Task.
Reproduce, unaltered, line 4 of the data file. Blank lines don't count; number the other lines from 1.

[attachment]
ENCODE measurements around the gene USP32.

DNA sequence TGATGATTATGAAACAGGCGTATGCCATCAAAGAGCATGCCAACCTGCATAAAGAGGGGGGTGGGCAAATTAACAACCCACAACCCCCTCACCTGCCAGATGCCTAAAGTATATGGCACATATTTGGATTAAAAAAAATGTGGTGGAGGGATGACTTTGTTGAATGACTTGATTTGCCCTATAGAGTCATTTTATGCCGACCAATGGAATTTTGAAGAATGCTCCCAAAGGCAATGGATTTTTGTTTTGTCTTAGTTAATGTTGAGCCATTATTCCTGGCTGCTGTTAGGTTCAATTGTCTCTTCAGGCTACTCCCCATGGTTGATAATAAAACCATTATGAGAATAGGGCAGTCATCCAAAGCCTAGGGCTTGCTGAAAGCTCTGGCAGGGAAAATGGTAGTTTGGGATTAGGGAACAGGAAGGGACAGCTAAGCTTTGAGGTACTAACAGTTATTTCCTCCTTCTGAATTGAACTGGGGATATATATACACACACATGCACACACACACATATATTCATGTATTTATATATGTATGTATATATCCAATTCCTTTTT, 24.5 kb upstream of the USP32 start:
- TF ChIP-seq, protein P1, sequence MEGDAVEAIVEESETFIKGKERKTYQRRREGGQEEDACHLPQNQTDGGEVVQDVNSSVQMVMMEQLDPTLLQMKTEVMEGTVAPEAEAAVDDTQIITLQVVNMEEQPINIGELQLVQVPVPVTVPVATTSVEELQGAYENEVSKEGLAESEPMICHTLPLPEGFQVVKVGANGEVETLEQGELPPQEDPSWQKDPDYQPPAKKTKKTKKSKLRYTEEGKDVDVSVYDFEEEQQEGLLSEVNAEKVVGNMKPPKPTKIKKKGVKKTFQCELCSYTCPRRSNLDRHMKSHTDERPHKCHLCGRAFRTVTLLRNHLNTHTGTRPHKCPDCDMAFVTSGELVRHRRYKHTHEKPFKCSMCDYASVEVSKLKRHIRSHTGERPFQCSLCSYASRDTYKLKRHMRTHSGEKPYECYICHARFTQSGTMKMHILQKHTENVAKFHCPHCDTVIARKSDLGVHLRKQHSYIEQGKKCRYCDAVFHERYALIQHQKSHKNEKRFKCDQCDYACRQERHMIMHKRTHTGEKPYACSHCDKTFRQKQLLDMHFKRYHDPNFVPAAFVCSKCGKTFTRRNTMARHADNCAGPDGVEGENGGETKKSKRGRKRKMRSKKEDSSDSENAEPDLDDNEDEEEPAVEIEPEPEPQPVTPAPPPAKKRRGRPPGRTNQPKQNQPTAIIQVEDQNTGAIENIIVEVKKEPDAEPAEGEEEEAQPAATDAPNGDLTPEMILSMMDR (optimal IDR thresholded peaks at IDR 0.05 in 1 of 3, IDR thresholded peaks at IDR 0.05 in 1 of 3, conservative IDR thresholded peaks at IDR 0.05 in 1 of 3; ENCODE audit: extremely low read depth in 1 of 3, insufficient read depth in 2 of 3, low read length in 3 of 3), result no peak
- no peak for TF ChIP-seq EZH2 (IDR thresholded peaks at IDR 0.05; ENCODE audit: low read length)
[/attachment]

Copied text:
- no peak for TF ChIP-seq EZH2 (IDR thresholded peaks at IDR 0.05; ENCODE audit: low read length)